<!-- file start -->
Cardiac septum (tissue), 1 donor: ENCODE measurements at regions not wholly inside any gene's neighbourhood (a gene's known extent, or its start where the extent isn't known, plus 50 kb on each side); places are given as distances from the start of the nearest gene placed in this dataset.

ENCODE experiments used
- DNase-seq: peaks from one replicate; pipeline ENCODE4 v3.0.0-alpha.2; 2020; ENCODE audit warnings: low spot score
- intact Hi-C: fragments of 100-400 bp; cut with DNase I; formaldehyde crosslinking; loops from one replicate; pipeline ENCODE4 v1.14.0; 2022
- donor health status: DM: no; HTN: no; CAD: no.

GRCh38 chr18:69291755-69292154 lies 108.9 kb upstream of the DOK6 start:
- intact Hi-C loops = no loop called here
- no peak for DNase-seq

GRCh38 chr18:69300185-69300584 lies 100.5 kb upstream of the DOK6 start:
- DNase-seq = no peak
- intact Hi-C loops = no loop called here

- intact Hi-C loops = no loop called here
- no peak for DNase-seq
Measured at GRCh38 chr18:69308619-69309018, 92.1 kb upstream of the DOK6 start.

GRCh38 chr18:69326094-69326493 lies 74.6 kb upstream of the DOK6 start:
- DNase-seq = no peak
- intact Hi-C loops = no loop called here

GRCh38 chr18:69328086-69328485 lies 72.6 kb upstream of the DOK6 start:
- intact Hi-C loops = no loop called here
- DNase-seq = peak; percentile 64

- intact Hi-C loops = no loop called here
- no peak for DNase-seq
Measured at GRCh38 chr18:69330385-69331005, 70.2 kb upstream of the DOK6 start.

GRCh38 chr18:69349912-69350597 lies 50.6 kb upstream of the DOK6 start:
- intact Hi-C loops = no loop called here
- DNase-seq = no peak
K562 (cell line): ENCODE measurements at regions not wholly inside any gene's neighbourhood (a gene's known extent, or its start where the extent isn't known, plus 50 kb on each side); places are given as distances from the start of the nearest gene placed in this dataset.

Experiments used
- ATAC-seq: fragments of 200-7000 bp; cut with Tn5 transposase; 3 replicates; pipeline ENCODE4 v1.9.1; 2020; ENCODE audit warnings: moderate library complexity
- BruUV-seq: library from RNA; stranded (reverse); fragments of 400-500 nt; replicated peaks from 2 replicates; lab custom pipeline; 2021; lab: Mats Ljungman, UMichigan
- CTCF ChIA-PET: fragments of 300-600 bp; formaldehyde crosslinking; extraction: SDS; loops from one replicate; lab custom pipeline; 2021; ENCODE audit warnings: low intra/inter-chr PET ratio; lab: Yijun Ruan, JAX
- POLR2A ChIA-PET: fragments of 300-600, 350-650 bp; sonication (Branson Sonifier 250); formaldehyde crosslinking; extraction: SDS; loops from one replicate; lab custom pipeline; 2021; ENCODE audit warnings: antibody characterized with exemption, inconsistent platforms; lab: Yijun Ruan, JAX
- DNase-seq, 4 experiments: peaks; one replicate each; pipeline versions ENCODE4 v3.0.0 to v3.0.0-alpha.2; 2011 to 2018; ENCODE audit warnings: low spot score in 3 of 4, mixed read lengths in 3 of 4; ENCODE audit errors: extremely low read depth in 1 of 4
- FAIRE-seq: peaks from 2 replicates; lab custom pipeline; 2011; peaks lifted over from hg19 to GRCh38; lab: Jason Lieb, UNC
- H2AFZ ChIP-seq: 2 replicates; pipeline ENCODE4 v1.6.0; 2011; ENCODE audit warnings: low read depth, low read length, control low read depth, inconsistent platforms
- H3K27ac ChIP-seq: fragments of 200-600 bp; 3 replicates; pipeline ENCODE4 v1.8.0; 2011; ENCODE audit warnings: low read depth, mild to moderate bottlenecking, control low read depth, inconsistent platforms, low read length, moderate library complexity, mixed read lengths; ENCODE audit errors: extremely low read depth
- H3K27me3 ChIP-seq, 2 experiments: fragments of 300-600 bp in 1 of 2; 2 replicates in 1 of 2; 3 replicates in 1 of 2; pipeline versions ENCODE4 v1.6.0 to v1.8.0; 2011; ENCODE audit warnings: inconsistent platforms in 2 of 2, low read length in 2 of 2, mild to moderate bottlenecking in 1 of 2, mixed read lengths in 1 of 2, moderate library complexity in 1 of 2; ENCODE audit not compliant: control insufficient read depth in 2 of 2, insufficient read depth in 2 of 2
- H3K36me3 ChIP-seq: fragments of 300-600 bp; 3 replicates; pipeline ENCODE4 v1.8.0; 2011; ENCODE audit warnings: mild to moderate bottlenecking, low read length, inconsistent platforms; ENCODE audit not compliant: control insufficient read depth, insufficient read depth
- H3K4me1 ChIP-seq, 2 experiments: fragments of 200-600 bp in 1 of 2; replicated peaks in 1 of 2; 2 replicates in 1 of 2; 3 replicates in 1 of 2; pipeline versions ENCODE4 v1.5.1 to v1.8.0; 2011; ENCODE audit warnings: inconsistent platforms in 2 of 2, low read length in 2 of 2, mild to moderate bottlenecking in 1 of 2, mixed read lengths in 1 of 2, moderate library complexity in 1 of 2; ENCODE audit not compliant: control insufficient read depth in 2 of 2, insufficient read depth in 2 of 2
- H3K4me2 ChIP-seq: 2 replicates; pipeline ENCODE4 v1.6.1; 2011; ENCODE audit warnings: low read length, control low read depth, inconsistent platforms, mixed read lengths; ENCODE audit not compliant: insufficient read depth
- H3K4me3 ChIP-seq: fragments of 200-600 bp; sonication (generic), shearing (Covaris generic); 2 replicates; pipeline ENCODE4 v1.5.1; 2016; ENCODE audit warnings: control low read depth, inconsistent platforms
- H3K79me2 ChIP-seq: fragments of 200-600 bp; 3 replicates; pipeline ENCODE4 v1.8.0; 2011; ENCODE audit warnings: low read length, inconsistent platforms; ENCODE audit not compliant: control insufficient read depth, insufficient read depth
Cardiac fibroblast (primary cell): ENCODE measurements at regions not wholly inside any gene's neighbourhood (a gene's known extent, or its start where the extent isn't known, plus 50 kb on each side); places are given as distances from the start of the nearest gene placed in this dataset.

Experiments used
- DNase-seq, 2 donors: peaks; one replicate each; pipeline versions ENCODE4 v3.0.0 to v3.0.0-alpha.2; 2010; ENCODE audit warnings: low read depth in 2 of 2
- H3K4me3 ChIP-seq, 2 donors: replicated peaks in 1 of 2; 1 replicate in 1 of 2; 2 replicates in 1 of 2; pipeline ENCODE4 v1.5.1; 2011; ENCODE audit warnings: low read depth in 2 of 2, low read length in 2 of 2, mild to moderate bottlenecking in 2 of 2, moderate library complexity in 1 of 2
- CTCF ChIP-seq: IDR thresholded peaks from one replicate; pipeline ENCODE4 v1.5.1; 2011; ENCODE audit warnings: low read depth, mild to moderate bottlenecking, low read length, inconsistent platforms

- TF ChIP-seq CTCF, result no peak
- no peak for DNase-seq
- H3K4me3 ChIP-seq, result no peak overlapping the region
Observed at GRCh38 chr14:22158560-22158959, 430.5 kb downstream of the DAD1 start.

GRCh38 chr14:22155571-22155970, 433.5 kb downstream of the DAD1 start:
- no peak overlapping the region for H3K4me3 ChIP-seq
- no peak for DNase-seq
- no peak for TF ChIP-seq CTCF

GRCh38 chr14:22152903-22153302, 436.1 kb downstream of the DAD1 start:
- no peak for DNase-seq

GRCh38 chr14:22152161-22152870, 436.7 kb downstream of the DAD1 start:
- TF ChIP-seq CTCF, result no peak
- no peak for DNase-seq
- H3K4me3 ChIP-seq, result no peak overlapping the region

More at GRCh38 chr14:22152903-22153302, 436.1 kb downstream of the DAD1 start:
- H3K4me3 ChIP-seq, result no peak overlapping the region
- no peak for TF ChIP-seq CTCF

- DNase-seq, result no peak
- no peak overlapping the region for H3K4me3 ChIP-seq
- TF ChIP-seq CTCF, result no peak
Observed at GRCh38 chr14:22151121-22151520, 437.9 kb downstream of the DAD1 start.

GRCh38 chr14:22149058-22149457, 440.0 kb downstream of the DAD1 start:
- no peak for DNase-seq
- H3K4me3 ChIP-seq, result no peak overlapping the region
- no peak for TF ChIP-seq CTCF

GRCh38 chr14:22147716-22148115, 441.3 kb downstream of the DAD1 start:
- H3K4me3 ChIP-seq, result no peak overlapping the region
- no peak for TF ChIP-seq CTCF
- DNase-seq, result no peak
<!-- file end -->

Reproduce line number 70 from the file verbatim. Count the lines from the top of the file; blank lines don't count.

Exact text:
- no peak for DNase-seq